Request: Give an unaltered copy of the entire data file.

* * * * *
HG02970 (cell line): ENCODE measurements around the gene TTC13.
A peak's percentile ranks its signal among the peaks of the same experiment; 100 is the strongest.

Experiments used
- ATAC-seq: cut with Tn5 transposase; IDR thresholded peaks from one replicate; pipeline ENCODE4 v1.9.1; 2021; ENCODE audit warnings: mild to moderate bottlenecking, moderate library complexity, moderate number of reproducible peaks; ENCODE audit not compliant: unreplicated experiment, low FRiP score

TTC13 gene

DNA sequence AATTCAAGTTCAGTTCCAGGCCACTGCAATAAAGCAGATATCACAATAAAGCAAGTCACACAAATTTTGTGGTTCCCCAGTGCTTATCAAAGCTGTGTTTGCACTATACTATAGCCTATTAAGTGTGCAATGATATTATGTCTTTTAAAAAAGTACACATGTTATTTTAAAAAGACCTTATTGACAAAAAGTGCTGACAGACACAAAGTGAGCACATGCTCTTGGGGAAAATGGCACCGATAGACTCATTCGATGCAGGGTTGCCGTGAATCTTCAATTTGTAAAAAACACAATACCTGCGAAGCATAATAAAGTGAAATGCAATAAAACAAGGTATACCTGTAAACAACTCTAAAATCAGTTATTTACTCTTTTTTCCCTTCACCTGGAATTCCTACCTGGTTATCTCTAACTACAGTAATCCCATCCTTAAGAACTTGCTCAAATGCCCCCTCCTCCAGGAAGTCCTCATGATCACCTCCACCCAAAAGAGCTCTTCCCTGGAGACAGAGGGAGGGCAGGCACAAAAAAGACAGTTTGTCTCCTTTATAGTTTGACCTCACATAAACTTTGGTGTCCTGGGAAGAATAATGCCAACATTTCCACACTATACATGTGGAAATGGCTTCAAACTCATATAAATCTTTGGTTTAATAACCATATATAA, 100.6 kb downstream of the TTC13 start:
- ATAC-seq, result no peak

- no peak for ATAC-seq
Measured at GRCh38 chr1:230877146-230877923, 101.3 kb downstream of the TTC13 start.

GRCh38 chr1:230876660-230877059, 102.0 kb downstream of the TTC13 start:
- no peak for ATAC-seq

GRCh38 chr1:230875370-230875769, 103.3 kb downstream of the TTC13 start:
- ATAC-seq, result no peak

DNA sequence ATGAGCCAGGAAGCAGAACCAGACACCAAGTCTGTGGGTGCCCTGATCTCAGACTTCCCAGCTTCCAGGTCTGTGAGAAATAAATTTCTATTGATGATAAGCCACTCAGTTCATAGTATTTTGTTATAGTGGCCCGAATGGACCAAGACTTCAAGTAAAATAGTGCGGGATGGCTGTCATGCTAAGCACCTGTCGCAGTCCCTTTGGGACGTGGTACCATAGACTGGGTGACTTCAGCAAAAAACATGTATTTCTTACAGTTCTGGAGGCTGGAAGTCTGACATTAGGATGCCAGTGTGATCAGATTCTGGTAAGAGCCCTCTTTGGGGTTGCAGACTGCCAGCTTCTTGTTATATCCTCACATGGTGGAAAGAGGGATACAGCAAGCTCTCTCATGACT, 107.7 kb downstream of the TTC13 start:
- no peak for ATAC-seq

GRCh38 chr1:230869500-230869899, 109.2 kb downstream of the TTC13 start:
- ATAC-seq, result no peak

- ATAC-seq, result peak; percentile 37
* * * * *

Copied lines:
HG02970 (cell line): ENCODE measurements around the gene TTC13.
A peak's percentile ranks its signal among the peaks of the same experiment; 100 is the strongest.

Experiments used
- ATAC-seq: cut with Tn5 transposase; IDR thresholded peaks from one replicate; pipeline ENCODE4 v1.9.1; 2021; ENCODE audit warnings: mild to moderate bottlenecking, moderate library complexity, moderate number of reproducible peaks; ENCODE audit not compliant: unreplicated experiment, low FRiP score

TTC13 gene

DNA sequence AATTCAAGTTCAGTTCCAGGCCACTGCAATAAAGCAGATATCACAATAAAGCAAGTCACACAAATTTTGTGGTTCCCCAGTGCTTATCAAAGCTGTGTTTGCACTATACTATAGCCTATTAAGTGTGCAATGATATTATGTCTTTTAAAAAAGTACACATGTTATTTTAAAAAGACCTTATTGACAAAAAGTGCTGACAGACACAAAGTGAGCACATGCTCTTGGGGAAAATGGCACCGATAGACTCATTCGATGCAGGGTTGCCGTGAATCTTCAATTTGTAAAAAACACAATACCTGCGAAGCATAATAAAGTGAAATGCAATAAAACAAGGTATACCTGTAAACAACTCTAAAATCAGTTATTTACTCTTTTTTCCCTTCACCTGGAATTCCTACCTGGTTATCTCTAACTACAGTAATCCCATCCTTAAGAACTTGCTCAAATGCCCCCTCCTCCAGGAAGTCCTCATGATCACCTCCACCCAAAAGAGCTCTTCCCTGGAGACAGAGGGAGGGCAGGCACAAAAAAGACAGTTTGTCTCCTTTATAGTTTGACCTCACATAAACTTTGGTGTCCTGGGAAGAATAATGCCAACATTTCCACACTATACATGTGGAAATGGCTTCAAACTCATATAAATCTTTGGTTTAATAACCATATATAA, 100.6 kb downstream of the TTC13 start:
- ATAC-seq, result no peak

- no peak for ATAC-seq
Measured at GRCh38 chr1:230877146-230877923, 101.3 kb downstream of the TTC13 start.

GRCh38 chr1:230876660-230877059, 102.0 kb downstream of the TTC13 start:
- no peak for ATAC-seq

GRCh38 chr1:230875370-230875769, 103.3 kb downstream of the TTC13 start:
- ATAC-seq, result no peak

DNA sequence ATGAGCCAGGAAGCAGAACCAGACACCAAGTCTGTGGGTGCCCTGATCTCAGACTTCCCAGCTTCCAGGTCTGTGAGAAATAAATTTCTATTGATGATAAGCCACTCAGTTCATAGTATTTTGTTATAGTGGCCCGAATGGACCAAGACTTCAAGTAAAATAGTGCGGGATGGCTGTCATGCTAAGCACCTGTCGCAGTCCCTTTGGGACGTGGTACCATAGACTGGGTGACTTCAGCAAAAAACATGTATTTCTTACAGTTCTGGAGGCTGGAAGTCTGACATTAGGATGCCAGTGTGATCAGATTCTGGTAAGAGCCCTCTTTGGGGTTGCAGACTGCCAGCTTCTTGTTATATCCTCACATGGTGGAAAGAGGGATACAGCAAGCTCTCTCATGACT, 107.7 kb downstream of the TTC13 start:
- no peak for ATAC-seq

GRCh38 chr1:230869500-230869899, 109.2 kb downstream of the TTC13 start:
- ATAC-seq, result no peak

- ATAC-seq, result peak; percentile 37